A woman from Angus has won a volunteer award for her efforts to help people with dementia to get regular exercise by leading local walks.
Margaret Mackie won the award for her voluntary work with the dementia friendly health walk project run by Kirrie Connections Walking Group and national charity Paths for All.
Accessibility and inclusivity are an essential part of walking for Margaret, whose husband is living with dementia. Not only do the walks provide an opportunity for those with dementia to exercise but it also offers respite to those caring for those living with dementia.
Margaret Mackie has been recognised as the winner of the Dementia Friendly Walking Volunteer of the Year Award at the Paths for All Volunteer Awards 2021.
The Kirrie Connections Walking Group is a gentle dementia inclusive walk around Kirriemuir that is open to everyone and led by trained volunteers, like Margaret.
Margaret said: “I’m over whelmed with it all. I can’t believe it. I’m so please with my award but also that the centre gets recognition.”
Kirrie Connections is a dementia support hub based in Angus that works alongside Paths for All to ensure health walks continue to run and offer safe walking services.
Margaret said: “It’s a 24-hour job to look after my husband and it’s just a little bit of help, a bit of respite for me. I can’t thank Kirrie Connections enough.
“I’m grateful that there are projects like this where people like my husband can have a safe space to walk and converse with people.
“Dementia is such a lonely disease, so for a group of people to come together like this a few times a week is very important. It allows people with dementia to get time to socialise with others which they perhaps wouldn’t usually get.”
The Angus woman was commended at the awards ceremony which was held virtually for the second year and hosted by BBC Radio Scotland’s Fiona Stalker.
Margaret Mackie was among 11 different winners at the 12th annual Volunteer Awards that highlighted the outstanding work carried out by volunteers across the country.
The charity supports local authorities and communities to develop inclusive environments for people to be active; whether walking, cycling or wheeling.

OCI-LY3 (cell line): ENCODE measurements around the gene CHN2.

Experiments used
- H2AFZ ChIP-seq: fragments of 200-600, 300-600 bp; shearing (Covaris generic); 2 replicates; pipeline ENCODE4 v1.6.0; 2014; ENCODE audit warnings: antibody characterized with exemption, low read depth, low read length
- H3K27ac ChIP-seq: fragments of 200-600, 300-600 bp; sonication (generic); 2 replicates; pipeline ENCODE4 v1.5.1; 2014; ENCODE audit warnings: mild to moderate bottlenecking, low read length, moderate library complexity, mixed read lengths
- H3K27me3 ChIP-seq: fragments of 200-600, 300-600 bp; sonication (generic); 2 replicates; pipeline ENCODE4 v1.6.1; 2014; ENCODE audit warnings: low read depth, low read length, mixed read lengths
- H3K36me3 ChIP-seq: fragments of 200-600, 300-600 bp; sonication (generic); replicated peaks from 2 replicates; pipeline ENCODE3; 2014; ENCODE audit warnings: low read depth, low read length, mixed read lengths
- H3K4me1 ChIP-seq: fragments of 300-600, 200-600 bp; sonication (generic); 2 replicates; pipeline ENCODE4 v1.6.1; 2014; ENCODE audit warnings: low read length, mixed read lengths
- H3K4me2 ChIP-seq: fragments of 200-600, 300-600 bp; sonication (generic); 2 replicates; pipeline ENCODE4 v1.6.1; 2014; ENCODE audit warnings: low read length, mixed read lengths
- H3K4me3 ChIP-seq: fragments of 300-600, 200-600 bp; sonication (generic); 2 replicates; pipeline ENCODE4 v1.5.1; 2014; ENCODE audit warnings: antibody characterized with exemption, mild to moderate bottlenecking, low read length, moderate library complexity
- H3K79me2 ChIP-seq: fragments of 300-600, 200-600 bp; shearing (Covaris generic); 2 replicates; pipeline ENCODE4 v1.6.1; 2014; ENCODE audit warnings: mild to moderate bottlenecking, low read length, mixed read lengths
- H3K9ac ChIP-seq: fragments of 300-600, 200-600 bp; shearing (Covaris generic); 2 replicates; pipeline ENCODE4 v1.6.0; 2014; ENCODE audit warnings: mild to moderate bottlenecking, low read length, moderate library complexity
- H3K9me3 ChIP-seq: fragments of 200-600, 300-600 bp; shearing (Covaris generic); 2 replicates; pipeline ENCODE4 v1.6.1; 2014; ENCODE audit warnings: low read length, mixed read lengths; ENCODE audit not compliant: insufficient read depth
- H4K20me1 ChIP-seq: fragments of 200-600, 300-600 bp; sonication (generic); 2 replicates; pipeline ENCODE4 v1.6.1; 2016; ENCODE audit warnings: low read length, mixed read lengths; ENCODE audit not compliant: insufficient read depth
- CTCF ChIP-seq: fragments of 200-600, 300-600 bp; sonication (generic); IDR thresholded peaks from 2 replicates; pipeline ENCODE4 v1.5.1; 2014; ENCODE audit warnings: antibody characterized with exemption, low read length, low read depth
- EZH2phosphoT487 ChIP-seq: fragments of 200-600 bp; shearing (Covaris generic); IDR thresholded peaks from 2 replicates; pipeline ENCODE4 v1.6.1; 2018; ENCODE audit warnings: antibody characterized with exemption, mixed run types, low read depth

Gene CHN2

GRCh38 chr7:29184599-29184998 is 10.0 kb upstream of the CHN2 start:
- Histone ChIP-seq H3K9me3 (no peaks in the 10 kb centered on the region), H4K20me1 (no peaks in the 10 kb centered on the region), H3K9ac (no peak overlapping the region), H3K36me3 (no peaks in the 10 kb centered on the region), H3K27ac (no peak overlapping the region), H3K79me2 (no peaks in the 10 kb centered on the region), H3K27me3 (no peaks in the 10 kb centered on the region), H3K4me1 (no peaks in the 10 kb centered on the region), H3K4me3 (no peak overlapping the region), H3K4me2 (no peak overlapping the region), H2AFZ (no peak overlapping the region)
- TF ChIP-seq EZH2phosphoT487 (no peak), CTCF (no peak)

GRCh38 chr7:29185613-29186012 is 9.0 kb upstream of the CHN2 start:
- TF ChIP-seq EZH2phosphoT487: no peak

Kevin Lafferty, Chief Executive Office at Paths for All, said: “Individuals like Margaret highlight the very reason why we host an annual awards ceremony.
“It is vital that we celebrate and shed light on the outstanding work that volunteers carry out in local communities across Scotland on a daily basis.
“Our volunteer’s invaluable contribution is directly working to improve the nation’s physical, mental and social health which has been evident throughout the pandemic, with many going above and beyond their normal duties.
“Hearing the inspirational stories during the award ceremony has highlighted that it is not just enough to say thank you – the work undertaken has provided a life line for many and for that we’re forever grateful.”
Paths for All works with the Scottish Government and 30 partners to support and deliver national policies, such as the National Walking Strategy and other ‘active travel’ initiative to improve the mental, social and physical health of the country.
The charity awards thousands of pounds worth of grants to worthwhile projects that improve health, promote walking and improve environments for people to be active in.
To find out more which Health Walks you can join in Angus, visit: https://www.pathsforall.org.uk/health-walks